Today we’re continuing our mini back-to-basics cocktail series with perhaps the most classic of cocktails. So what makes a Martini a Martini? When it has gin and vermouth and some dashes of bitters, and is very very cold and very very delicious. Pretty simple, right? Right. – Andrew
Illustration by Shauna Lynn for Oh So Beautiful Paper
1 1/2 oz Gin
1 1/2 oz Dry Vermouth
2 Dashes Citrus Bitters
Combine with ice. Stir languidly. Strain into a chilled cocktail glass and enjoy.
That’s about it. Gin, vermouth, bitters, ice. It’s so simple, and so perfect.
It’s also a guide, not a law. Dry gin and dry vermouth will get you, not surprisingly, a Dry Martini: sharply herbaceous and clean. Or maybe you want something with less bite: try Ransom Aged Old Tom Gin and substitute a bit of blanc vermouth for the dry, as we did in Nole’s beautiful photographs. The result is much smoother, a bit sweeter, and a lot maltier – a lot more like the Martinez, but still recognizable as a Martini. (p.s. Lately I’m a big fan of Hella Bitters’ Citrus Bitters for any version of my Martini.)
And yet lots of people feel the need to mess with this formula in unnatural. Vodka Martinis? Sour Apple Martinis? S’moretinis? The list of monstrosities goes on. None of these deserve the title “Martini.”
So: a Martini is a Martini when it has gin and vermouth and bitters, nothing more and nothing less. Throw in something else – vodka in place of the gin – or take something out, like the vermouth – and you have another drink entirely. Drink and enjoy it if you like, but it’s not really a Martini.
That’s one of the best and worst things about cocktails: the names. It’s a convention and conceit among bartenders and mixologists that every unique combination of spirits and mixers deserves its own name. A little self important and a little fun, in even measures. So even though the Sidecar and the White Lady and the Margarita and the Daiquiri are all simple variations on a theme, the Sour, they’re all unique drinks and they all get their own names. Since there’s an infinity of possible recipe combinations, a new drink with a new name is always within your reach, even if it’s just a dash of this and a splash of that away from someone else’s recipe.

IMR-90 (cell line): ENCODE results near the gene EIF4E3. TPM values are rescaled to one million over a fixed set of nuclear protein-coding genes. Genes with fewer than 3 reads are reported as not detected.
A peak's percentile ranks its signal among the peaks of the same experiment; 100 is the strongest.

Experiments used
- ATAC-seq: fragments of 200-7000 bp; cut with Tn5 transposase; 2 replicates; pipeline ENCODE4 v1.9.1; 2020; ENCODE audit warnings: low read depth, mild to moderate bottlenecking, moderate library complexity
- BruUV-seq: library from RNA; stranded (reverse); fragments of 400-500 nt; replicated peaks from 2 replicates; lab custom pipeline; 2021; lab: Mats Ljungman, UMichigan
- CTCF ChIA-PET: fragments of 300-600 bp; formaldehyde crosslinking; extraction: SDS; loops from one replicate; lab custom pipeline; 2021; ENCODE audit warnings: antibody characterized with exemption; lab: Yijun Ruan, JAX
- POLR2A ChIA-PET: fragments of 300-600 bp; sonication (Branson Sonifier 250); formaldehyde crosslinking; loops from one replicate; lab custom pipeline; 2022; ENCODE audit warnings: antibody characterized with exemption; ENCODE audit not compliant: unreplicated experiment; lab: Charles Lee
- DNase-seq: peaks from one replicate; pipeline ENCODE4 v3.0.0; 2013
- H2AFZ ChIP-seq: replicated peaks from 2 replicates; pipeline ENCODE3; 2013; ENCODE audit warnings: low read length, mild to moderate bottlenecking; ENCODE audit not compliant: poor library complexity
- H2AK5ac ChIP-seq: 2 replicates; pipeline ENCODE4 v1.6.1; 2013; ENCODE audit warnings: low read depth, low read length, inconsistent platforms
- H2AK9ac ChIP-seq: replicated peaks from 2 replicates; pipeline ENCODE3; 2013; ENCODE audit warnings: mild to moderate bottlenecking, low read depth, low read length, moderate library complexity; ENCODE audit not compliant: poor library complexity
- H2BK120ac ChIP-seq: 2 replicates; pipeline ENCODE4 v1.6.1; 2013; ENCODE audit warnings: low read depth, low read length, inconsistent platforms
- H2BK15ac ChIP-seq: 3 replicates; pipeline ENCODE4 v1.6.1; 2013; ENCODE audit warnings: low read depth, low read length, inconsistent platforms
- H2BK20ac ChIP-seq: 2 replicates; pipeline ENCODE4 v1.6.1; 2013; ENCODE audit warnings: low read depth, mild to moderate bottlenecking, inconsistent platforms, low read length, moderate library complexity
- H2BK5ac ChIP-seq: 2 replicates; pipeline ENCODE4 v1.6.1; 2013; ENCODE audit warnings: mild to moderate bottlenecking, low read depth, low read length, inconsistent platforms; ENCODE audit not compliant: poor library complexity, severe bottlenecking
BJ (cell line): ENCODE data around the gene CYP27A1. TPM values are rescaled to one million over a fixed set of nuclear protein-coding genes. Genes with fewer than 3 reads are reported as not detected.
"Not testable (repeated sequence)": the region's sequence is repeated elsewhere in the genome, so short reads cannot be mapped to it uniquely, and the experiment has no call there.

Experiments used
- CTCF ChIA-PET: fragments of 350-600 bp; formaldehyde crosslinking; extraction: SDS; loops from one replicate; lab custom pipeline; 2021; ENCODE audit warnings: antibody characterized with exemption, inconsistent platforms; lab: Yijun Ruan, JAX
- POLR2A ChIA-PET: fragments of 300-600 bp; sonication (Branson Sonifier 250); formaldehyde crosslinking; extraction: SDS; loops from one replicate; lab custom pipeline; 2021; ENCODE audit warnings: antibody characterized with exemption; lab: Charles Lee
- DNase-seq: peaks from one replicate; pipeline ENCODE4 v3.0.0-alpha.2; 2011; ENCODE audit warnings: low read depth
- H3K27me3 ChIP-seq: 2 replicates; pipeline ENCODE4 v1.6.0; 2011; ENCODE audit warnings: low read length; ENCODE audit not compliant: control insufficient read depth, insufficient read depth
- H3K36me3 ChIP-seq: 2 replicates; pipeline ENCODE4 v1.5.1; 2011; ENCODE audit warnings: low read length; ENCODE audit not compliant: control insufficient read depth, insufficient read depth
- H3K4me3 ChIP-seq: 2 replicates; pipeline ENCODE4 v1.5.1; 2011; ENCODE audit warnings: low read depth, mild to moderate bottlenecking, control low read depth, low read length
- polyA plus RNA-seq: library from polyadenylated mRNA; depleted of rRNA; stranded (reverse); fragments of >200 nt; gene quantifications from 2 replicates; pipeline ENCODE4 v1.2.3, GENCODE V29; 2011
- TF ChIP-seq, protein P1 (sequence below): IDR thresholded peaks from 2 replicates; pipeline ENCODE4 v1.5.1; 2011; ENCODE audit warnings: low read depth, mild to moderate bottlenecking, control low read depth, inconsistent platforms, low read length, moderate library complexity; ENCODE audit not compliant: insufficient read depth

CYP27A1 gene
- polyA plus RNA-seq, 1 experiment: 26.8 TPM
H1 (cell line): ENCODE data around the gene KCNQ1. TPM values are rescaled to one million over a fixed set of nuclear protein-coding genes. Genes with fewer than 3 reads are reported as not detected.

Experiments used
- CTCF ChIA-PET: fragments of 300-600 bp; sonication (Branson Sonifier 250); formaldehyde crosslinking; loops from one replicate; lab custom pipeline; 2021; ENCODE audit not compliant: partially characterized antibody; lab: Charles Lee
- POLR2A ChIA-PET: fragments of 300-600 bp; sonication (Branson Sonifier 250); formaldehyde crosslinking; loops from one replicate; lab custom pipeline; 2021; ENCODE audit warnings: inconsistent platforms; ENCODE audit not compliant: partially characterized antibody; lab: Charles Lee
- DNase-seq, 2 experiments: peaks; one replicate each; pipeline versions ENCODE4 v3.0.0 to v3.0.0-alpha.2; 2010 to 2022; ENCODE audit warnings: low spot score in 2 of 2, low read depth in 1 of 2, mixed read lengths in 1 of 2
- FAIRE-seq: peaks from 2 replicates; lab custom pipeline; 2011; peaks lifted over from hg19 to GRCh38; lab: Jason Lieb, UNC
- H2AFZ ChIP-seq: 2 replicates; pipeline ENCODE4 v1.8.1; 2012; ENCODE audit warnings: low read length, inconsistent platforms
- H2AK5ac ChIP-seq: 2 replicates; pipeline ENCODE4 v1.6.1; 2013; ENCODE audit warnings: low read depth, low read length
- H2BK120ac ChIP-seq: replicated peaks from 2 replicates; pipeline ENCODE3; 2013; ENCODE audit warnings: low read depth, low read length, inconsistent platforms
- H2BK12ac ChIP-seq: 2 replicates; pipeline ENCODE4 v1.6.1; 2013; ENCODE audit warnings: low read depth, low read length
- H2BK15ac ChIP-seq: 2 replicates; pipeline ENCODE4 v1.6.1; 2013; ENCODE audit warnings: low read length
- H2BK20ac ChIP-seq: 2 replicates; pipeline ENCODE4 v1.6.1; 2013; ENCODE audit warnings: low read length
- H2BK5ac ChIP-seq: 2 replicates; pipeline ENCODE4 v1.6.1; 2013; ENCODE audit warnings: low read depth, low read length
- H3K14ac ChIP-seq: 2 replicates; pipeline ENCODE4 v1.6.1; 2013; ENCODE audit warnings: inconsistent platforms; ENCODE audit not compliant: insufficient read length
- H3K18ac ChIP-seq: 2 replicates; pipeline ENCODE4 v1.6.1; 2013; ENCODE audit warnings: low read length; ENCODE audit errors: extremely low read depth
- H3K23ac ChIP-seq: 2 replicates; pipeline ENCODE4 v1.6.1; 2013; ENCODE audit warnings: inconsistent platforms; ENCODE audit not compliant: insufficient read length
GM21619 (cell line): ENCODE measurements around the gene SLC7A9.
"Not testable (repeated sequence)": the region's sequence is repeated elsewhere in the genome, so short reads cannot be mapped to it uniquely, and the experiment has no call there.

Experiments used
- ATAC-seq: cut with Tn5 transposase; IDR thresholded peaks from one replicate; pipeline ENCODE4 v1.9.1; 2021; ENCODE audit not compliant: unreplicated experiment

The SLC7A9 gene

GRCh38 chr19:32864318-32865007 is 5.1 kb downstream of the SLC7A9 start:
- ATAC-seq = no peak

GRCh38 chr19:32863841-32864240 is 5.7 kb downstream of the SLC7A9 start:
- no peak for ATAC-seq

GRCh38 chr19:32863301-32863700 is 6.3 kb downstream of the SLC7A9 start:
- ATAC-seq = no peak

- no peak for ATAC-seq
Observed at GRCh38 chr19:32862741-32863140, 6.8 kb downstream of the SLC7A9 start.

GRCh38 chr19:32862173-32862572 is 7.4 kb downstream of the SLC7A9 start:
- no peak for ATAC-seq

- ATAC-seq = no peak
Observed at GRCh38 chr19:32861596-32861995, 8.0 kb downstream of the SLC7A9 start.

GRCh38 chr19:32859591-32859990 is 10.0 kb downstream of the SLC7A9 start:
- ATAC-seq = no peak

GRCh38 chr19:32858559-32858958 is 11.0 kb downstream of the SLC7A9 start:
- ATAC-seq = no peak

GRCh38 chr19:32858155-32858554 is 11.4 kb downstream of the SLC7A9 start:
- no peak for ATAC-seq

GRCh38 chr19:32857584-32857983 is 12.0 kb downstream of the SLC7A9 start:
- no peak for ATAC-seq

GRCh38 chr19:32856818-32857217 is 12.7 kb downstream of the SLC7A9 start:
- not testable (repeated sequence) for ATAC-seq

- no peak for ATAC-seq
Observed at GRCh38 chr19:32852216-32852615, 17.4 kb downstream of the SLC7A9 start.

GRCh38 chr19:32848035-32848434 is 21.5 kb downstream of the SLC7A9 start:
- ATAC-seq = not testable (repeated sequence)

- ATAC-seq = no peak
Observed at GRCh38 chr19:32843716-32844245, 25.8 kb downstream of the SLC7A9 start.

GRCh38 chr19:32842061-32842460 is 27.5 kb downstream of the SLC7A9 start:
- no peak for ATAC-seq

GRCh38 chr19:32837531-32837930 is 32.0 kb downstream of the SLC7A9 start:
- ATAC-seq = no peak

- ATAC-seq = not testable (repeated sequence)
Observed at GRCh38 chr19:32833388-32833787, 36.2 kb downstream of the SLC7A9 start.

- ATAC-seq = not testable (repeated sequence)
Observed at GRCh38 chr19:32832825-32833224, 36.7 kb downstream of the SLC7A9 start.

(At least, I don’t think every single possible drink combination has already been tried by someone. But I suppose it’s possible that it’s all been done before. People really like their booze.)
And in that world of infinite combinations, and infinite possible names, a relative handful of named drinks have stood the test of time. The Manhattan. The Sazerac. The French 75. And the Martini. They survived when so many other recipes and their fleeting names were forgotten because they’re good. They have standard(ish) recipes and enduring names because they’ve earned them.
I said the names were one of the best parts of cocktails, but they’re also among the worst. With those names, and the handy guidelines that roughly define them, come the scolds and the pedants and the rule enforcers. Virtually any discussion of drinks and cocktails will eventually attract some of these folks who will leap at the chance to tell you how you’re doing it all wrong and you must Follow The Rules and make your drink exactly this way Or Else.
If our Friday Happy Hour posts have a thesis, it’s this: there’s a better way in between the Appletini and the scold. That we can move beyond the immaturity of modern American drinking by learning from the great recipes of the past, without turning into nitpickers who obsess over the rules. Drink well, the way you like.
Oh, and something something moderation.
Photo Credits: Nole Garey for Oh So Beautiful Paper